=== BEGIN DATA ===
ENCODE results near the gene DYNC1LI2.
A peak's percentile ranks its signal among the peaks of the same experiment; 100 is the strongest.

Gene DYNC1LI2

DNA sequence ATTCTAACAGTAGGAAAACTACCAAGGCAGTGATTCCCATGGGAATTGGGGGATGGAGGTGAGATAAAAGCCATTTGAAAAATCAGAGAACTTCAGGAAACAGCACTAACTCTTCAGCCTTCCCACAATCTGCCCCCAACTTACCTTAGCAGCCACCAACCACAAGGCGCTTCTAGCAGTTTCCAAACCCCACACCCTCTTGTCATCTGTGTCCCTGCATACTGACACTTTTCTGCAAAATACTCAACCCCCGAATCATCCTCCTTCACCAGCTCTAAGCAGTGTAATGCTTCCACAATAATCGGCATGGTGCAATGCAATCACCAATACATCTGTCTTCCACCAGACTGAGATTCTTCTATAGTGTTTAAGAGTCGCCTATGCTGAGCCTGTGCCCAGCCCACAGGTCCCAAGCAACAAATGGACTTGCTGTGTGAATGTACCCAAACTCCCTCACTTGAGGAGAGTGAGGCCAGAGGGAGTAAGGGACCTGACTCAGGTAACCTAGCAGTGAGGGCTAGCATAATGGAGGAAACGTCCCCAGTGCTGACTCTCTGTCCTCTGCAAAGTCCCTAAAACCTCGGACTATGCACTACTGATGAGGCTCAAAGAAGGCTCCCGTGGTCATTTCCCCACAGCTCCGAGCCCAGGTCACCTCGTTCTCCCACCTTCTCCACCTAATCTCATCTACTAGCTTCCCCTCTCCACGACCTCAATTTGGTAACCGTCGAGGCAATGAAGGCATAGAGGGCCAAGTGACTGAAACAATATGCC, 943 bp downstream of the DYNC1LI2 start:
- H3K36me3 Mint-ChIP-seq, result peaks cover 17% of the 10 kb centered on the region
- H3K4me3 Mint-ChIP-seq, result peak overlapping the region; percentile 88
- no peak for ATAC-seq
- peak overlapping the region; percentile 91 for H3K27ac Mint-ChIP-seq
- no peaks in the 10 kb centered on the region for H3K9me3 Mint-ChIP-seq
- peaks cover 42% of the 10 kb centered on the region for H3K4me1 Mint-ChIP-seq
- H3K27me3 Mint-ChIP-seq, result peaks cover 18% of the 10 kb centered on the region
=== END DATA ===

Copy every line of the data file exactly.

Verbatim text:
ENCODE results near the gene DYNC1LI2.
A peak's percentile ranks its signal among the peaks of the same experiment; 100 is the strongest.

Gene DYNC1LI2

DNA sequence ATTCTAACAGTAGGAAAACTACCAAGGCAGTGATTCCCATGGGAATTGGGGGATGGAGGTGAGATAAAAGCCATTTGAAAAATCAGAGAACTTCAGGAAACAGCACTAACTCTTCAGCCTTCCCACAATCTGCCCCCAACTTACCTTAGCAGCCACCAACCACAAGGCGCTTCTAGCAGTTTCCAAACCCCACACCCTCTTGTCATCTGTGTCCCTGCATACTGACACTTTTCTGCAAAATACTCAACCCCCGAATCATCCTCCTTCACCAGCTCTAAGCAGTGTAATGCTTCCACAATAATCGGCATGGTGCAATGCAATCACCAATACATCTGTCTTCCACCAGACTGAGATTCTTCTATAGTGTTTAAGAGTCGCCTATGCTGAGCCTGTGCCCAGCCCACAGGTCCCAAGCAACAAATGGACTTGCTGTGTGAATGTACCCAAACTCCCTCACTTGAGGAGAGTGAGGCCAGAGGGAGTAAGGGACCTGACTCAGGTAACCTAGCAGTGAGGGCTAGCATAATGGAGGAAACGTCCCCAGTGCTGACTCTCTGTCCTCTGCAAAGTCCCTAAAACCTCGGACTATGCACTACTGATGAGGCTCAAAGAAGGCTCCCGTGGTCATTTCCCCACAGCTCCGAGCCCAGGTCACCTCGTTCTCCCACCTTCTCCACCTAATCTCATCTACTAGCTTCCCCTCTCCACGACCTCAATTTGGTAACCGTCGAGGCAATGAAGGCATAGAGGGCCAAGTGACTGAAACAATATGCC, 943 bp downstream of the DYNC1LI2 start:
- H3K36me3 Mint-ChIP-seq, result peaks cover 17% of the 10 kb centered on the region
- H3K4me3 Mint-ChIP-seq, result peak overlapping the region; percentile 88
- no peak for ATAC-seq
- peak overlapping the region; percentile 91 for H3K27ac Mint-ChIP-seq
- no peaks in the 10 kb centered on the region for H3K9me3 Mint-ChIP-seq
- peaks cover 42% of the 10 kb centered on the region for H3K4me1 Mint-ChIP-seq
- H3K27me3 Mint-ChIP-seq, result peaks cover 18% of the 10 kb centered on the region